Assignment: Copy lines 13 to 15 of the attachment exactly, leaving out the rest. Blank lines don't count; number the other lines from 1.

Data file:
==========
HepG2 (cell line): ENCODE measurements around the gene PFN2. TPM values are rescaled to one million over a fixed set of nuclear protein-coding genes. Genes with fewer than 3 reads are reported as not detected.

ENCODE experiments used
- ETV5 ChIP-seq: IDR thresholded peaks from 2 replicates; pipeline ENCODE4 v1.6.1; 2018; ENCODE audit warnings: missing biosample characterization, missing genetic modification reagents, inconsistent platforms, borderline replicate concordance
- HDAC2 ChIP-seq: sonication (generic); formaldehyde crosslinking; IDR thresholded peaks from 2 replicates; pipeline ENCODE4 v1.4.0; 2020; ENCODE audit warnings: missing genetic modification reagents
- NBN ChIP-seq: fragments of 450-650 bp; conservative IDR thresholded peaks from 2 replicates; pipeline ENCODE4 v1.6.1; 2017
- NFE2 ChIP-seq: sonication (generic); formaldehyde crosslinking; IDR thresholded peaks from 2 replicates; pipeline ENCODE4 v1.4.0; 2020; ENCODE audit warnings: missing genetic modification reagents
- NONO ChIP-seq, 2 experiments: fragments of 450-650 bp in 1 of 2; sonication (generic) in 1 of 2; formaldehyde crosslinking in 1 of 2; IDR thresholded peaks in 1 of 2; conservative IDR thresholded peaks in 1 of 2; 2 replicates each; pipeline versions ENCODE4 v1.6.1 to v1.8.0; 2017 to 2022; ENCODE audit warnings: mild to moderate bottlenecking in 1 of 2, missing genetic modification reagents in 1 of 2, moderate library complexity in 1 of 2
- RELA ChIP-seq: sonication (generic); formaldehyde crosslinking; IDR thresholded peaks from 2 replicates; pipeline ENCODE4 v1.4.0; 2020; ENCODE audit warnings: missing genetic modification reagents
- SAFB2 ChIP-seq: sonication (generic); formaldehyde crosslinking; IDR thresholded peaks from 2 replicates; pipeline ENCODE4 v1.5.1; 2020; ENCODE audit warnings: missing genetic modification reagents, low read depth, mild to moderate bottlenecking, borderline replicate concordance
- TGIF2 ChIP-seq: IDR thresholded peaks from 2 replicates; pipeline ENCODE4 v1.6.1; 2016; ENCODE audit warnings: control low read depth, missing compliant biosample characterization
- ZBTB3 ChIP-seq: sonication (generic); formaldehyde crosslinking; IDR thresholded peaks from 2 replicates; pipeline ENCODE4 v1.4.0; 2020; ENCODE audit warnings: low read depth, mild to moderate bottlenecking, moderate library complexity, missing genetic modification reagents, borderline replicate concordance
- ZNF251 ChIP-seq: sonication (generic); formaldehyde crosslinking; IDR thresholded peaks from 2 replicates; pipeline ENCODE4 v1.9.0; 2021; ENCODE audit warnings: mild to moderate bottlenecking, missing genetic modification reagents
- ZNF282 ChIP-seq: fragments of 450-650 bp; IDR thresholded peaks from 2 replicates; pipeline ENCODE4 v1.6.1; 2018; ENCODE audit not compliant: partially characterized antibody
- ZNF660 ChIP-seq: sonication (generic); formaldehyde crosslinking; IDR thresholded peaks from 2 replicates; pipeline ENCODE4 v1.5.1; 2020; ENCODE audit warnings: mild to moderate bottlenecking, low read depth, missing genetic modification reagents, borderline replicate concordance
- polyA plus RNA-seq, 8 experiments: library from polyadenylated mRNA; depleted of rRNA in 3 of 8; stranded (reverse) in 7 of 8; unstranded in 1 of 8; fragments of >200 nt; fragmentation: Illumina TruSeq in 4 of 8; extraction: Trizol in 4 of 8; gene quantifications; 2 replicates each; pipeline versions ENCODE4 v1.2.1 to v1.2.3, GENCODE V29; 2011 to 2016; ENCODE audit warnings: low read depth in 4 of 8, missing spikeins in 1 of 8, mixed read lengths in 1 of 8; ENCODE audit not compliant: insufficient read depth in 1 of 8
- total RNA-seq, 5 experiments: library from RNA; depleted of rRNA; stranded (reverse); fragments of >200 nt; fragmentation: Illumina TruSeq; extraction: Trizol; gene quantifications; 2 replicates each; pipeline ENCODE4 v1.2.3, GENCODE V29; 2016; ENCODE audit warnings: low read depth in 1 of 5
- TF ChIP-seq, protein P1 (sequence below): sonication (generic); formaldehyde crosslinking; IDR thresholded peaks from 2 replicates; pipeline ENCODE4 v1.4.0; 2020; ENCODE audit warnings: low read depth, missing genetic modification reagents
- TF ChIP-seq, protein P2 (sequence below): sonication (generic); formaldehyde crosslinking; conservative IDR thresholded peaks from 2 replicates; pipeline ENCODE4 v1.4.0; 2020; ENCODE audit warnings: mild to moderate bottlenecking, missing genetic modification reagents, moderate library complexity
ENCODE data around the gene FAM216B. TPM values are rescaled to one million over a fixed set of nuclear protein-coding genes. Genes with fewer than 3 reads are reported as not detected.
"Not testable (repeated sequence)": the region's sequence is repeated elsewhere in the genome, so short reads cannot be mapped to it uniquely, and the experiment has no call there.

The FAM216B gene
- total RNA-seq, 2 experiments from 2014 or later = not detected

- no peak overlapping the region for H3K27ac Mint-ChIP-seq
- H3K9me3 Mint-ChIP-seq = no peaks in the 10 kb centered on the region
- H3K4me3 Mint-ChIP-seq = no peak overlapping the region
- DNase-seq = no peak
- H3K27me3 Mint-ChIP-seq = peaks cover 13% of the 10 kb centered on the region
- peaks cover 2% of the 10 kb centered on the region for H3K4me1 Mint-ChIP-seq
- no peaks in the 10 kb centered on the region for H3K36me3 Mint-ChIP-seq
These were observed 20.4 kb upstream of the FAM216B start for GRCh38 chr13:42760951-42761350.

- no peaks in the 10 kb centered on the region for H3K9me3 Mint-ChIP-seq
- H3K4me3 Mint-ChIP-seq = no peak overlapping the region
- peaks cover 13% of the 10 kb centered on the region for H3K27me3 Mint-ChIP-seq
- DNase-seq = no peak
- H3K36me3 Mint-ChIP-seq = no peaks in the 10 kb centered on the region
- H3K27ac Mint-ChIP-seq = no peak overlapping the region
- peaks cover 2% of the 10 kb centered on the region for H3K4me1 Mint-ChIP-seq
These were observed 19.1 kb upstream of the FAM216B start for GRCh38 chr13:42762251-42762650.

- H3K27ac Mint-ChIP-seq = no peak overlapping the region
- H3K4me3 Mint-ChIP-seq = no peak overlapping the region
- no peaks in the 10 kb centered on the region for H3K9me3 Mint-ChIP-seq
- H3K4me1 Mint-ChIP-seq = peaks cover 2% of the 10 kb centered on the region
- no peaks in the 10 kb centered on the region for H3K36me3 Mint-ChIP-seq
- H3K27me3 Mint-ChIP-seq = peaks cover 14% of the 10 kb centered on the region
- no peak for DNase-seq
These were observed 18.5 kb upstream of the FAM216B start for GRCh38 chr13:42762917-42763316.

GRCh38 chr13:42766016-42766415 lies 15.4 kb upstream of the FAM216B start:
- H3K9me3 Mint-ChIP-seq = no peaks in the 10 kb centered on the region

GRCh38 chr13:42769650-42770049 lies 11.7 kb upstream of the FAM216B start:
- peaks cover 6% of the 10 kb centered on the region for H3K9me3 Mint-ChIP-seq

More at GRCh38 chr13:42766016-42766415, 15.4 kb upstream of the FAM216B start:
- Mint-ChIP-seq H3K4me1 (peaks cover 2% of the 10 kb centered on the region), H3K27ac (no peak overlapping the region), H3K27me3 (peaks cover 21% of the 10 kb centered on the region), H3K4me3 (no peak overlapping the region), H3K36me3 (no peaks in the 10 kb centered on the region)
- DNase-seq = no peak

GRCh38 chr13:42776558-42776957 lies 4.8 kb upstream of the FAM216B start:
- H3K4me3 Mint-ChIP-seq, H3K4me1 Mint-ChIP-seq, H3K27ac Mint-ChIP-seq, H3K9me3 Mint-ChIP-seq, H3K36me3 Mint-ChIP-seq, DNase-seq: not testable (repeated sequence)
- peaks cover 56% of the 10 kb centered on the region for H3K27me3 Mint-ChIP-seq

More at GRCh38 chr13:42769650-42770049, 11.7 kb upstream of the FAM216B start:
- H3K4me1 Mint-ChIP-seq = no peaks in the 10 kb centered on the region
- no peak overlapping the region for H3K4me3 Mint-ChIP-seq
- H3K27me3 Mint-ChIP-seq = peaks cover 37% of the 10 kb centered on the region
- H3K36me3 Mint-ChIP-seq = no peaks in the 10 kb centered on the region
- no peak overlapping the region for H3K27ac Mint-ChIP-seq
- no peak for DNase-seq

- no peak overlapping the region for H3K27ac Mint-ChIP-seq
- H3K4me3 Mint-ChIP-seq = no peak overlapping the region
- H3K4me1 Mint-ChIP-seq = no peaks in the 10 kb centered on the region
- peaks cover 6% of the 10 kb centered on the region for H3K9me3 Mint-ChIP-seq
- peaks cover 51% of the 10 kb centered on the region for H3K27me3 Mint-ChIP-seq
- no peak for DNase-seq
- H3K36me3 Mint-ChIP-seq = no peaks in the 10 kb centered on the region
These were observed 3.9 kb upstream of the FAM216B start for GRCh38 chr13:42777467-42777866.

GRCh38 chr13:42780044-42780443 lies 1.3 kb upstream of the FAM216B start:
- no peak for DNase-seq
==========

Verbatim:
- ZNF282 ChIP-seq: fragments of 450-650 bp; IDR thresholded peaks from 2 replicates; pipeline ENCODE4 v1.6.1; 2018; ENCODE audit not compliant: partially characterized antibody
- ZNF660 ChIP-seq: sonication (generic); formaldehyde crosslinking; IDR thresholded peaks from 2 replicates; pipeline ENCODE4 v1.5.1; 2020; ENCODE audit warnings: mild to moderate bottlenecking, low read depth, missing genetic modification reagents, borderline replicate concordance
- polyA plus RNA-seq, 8 experiments: library from polyadenylated mRNA; depleted of rRNA in 3 of 8; stranded (reverse) in 7 of 8; unstranded in 1 of 8; fragments of >200 nt; fragmentation: Illumina TruSeq in 4 of 8; extraction: Trizol in 4 of 8; gene quantifications; 2 replicates each; pipeline versions ENCODE4 v1.2.1 to v1.2.3, GENCODE V29; 2011 to 2016; ENCODE audit warnings: low read depth in 4 of 8, missing spikeins in 1 of 8, mixed read lengths in 1 of 8; ENCODE audit not compliant: insufficient read depth in 1 of 8